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The Fula people also known as Fulani in Hausa language, are a mass population widely dispersed and culturally diverse in all of Africa, but most predominant in West Africa. The Fulani’s generally speak the Fula language. A significant number of them are nomadic in nature, herding cattle, goats and sheep across the vast dry grass lands of their environment, keeping isolate from the local farming communities, making them the world’s largest pastoral nomadic group (Eyekpimi, 2016). They are massively spread over many countries, and are found mainly in West Africa and northern parts of Central Africa, but also in Sudan and Egypt. The main Fulani sub-groups in Nigeria are: Fulbe Adamawa, Fulbe Mbororo, Fulbe Sokoto, Fulbe Gombe, and the Fulbe Borgu (Eyekpimi, 2016).

Nigeria as a nation state is under a severe internal socio-economic and security threat. At a more general level, the threat has special economic, political and environmental dimensions. Each of these dimensions has greatly affected the nation’s stability and can be traced to the Fulani-herdsmen and farmers clash, ethnic militant armies, ethnic and religious conflicts, poverty, insurgency, armed robbery, corruption, economic sabotage and environmental degradation (Damba, 2007).

Food security is a condition related to the supply of food, and individuals’ access to it. Concerns over food security have existed throughout history. There is evidence of granaries being in use over 10,000 years ago, with central authorities in civilizations including ancient china and ancient egypt being known to release food from storage in times of famine (Illufoye, 2009). At the 1974 world food confernce the term “food security” was defined with an emphasis on supply. Food security, they said, is the “availability at all times of adequate world food supplies of basic foodstuffs to sustain a steady expansion of food consumption and to offset fluctuations in production and prices” (United Nations, 2013). Later definitions added demand and access issues to the definition. The final report of the 1996 World Food Summit states that food security “exists when all people, at all times, have physical and economic access to sufficient, safe and nutritious food to meet their dietary needs and food preferences for an active and healthy life” (United Nations, 2015).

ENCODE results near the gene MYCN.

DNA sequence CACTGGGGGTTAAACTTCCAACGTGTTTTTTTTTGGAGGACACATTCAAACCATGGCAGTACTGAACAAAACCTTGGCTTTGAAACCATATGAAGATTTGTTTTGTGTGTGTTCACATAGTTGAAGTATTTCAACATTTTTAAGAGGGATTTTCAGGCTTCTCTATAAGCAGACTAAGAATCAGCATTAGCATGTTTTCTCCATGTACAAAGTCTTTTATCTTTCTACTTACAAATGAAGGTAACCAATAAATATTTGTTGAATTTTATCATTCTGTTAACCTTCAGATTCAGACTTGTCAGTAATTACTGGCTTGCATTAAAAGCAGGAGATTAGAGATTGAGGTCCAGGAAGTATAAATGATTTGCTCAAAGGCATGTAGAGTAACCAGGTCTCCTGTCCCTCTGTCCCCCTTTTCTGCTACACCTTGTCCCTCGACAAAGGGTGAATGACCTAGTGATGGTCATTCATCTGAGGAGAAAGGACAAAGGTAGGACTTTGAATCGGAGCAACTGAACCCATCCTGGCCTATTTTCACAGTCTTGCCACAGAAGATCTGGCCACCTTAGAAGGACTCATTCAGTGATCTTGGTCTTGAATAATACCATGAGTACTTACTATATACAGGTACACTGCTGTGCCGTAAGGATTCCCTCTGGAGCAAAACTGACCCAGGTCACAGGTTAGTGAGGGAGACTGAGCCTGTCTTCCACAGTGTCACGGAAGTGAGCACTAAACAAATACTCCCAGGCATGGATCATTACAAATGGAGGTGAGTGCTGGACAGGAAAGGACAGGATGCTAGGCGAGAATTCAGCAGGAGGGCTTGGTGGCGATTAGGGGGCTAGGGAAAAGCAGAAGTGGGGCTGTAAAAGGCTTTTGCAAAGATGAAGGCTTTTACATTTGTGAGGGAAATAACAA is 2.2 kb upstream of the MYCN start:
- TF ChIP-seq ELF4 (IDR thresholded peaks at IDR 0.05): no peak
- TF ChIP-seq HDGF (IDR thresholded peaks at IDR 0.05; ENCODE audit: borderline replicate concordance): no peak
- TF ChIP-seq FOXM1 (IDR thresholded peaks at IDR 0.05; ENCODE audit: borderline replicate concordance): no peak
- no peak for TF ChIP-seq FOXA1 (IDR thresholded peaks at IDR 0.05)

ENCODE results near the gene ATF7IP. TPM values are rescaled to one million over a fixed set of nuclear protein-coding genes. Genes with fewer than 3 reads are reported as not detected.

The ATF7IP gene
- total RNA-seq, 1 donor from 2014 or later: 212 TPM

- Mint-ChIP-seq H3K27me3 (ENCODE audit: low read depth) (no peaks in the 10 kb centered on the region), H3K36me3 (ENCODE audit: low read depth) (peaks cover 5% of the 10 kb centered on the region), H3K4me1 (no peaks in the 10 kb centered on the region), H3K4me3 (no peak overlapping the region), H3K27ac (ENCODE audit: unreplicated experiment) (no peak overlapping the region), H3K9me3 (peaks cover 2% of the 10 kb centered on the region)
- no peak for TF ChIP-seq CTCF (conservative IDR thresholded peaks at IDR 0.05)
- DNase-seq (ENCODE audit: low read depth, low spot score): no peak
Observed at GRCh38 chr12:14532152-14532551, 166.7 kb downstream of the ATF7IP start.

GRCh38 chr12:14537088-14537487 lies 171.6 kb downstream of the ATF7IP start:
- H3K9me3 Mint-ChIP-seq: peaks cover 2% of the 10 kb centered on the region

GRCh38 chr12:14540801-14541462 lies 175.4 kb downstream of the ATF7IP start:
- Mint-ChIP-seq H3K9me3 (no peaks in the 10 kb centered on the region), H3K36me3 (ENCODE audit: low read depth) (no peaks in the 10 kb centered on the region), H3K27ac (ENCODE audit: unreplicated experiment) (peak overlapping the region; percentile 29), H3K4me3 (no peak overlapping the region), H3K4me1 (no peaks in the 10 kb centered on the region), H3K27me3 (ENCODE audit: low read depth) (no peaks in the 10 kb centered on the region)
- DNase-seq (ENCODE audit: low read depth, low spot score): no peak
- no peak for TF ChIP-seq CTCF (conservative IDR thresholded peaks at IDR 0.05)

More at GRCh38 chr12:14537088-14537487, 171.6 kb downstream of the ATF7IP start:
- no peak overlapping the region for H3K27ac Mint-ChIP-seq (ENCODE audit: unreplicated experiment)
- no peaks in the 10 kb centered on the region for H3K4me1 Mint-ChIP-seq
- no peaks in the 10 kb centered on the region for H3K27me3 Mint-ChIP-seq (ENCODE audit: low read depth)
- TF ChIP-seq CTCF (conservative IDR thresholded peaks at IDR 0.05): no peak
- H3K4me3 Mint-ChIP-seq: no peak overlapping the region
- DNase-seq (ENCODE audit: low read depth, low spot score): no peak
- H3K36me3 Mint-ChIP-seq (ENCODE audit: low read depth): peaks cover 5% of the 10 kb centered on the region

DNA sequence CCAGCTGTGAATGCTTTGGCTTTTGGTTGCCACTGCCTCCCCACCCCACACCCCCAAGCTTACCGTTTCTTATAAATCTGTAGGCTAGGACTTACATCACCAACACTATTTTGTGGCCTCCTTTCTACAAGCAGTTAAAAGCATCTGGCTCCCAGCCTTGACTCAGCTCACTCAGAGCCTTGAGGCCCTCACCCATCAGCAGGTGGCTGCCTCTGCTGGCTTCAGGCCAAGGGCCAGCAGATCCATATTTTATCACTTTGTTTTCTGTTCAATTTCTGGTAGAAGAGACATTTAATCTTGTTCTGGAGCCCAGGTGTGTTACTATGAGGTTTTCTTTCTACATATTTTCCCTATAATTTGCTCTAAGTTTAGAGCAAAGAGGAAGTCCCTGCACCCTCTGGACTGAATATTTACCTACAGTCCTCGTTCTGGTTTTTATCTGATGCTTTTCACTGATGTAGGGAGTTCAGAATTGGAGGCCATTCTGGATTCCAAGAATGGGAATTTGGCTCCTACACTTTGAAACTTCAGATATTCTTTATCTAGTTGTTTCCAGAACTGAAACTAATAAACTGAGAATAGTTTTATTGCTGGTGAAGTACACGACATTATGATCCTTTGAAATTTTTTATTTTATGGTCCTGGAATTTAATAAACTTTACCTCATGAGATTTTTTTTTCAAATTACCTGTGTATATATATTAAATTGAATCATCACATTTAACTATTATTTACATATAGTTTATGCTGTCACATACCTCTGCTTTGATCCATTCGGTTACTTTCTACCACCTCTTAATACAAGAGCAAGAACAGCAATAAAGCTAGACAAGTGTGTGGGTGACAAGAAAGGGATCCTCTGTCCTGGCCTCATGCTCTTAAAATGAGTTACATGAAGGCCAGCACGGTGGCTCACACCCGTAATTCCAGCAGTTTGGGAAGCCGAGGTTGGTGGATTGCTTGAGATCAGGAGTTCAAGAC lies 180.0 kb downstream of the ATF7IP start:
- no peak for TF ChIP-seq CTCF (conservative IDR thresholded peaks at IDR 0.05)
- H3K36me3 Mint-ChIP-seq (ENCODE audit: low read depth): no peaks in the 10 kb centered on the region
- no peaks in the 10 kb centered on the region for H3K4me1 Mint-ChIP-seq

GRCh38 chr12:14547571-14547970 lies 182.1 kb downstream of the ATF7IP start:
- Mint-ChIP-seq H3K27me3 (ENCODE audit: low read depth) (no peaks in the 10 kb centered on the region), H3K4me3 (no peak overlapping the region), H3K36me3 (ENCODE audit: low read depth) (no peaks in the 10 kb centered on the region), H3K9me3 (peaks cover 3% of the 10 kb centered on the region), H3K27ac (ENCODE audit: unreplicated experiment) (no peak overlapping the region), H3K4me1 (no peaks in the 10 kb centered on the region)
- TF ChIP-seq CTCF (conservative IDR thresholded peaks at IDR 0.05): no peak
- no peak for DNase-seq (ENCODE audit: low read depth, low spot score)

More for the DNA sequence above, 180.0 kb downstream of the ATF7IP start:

Household food security exists when all members, at all times, have access to enough food for an active, healthy life (USDA, 2008). Individuals who are food secure do not live in hunger or fear of starvation (FAO, 2006). Food insecurity, on the other hand, is a situation of “limited or uncertain availability of nutritionally adequate and safe foods or limited or uncertain ability to acquire acceptable foods in socially acceptable ways”, according to the united state department of agriculture (USDA) (2008). Food security incorporates a measure of resilience to future disruption or unavailability of critical food supply due to various risk factors including droughts, shipping disruptions, fuel shortages, economic instability, and wars (Boeing, 2016). In the years 2011-2017 (FAO, 2017), an estimated 842 million people were suffering from chronic hunger (FAO, 2017). The food and agriculture organisation of the United Nations, or FAO, identified the four pillars of food security as availability, access, utilization, and stability (FAO, 2009). The united nations (UN) recognized the right to food in the Declaration of Human Rights in 1948, (United Nations, 2015) and has since noted that it is vital for the enjoyment of all other rights (United Nations, 2015).